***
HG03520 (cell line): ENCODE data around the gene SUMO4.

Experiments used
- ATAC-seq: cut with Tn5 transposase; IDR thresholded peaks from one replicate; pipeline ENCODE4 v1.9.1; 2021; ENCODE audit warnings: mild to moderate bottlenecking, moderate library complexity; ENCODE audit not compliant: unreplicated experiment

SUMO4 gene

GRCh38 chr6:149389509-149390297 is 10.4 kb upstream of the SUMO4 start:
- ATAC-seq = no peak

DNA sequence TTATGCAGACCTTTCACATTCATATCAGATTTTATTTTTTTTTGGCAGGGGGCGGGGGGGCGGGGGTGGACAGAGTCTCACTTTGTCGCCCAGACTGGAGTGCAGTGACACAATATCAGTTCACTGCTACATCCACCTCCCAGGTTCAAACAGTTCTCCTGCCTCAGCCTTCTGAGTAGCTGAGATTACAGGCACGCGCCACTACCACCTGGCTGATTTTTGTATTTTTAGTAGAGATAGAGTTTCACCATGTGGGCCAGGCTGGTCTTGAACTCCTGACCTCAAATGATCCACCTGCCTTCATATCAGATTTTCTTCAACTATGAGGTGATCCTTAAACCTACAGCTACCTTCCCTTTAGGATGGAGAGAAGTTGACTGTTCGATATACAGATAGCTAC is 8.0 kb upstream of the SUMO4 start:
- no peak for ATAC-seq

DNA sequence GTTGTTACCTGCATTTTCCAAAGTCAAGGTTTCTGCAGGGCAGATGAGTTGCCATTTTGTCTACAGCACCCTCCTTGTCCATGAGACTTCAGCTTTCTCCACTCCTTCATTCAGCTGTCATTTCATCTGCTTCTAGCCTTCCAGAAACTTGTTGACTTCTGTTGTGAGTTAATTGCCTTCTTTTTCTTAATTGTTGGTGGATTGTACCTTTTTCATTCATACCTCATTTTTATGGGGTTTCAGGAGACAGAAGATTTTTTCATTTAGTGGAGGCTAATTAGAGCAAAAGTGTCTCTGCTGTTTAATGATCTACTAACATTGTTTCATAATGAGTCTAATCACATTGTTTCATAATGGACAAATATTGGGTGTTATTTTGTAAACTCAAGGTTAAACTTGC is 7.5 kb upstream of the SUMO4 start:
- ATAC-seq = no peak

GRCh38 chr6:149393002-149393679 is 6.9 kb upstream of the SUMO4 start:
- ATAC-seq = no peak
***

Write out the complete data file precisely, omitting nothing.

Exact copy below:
HG03520 (cell line): ENCODE data around the gene SUMO4.

Experiments used
- ATAC-seq: cut with Tn5 transposase; IDR thresholded peaks from one replicate; pipeline ENCODE4 v1.9.1; 2021; ENCODE audit warnings: mild to moderate bottlenecking, moderate library complexity; ENCODE audit not compliant: unreplicated experiment

SUMO4 gene

GRCh38 chr6:149389509-149390297 is 10.4 kb upstream of the SUMO4 start:
- ATAC-seq = no peak

DNA sequence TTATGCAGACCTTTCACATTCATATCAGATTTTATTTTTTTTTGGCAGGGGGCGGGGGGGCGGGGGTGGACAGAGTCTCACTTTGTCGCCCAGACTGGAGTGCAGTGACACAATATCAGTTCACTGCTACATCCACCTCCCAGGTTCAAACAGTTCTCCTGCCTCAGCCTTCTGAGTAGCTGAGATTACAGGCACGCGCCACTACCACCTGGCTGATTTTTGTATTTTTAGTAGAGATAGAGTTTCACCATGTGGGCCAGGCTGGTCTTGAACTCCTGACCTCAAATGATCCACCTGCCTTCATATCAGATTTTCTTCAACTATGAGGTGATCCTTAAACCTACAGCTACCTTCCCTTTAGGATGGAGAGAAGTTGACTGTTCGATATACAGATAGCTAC is 8.0 kb upstream of the SUMO4 start:
- no peak for ATAC-seq

DNA sequence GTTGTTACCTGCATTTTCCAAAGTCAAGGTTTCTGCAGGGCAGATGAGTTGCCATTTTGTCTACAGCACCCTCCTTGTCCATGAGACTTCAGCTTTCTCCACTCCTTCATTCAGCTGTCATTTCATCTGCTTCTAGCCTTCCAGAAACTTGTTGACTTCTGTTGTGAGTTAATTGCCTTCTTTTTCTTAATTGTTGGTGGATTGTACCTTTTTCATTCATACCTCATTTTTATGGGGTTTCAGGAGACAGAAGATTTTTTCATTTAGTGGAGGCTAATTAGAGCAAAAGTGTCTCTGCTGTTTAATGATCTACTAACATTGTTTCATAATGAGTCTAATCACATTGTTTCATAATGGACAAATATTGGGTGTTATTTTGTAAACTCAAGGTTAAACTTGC is 7.5 kb upstream of the SUMO4 start:
- ATAC-seq = no peak

GRCh38 chr6:149393002-149393679 is 6.9 kb upstream of the SUMO4 start:
- ATAC-seq = no peak